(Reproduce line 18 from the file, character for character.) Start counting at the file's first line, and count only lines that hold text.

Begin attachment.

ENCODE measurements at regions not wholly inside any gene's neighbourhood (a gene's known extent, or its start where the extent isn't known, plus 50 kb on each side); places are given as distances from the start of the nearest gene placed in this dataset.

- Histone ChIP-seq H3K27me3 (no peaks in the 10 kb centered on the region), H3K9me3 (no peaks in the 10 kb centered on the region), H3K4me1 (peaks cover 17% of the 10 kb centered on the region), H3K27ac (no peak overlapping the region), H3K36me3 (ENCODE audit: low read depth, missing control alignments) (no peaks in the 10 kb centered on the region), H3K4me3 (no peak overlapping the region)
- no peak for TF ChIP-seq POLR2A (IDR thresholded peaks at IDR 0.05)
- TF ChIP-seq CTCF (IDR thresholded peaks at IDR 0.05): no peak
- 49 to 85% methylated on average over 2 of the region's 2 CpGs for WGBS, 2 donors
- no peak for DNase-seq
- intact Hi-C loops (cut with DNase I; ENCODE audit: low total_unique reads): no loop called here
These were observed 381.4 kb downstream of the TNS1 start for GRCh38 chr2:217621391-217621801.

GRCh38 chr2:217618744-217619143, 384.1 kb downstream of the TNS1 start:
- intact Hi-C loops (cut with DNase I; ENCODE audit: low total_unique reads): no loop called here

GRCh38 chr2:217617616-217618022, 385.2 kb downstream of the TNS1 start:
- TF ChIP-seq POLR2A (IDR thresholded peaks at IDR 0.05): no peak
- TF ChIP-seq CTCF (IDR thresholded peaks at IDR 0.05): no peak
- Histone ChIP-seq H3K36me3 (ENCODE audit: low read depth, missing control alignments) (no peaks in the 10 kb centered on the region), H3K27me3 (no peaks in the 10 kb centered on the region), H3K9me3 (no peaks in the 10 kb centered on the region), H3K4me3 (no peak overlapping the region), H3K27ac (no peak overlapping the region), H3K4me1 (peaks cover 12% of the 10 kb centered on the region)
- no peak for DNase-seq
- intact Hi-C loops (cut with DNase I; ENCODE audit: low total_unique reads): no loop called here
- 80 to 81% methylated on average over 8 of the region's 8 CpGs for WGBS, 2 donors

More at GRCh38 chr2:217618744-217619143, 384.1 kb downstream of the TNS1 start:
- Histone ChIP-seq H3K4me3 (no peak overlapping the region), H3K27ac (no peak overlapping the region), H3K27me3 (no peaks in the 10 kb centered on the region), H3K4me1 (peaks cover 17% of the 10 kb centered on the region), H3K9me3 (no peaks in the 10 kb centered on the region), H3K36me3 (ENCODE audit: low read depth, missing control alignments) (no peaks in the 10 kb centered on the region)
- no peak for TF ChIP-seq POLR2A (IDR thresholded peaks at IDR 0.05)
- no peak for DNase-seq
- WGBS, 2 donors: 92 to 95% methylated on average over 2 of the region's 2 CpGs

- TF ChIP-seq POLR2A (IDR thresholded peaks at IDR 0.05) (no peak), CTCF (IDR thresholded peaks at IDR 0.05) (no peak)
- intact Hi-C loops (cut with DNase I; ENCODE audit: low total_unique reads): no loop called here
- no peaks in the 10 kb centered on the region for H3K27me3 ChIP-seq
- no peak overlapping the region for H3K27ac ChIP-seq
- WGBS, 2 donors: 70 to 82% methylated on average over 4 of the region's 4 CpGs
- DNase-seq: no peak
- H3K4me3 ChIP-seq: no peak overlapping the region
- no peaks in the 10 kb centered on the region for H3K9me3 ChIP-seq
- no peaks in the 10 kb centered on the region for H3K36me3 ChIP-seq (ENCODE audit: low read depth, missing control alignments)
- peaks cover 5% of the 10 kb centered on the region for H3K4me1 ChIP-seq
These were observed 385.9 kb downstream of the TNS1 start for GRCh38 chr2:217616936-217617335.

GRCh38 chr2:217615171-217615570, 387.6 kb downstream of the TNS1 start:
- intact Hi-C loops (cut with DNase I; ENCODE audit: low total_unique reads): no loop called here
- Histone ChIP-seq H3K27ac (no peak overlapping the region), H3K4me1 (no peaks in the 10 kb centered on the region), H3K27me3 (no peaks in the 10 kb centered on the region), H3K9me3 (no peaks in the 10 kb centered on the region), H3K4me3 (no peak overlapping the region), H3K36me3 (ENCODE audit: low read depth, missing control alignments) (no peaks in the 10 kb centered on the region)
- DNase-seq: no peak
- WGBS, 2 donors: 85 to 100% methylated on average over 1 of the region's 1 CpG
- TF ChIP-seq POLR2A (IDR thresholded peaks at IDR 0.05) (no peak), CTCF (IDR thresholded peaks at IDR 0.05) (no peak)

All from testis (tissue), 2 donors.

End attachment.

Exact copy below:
More at GRCh38 chr2:217618744-217619143, 384.1 kb downstream of the TNS1 start: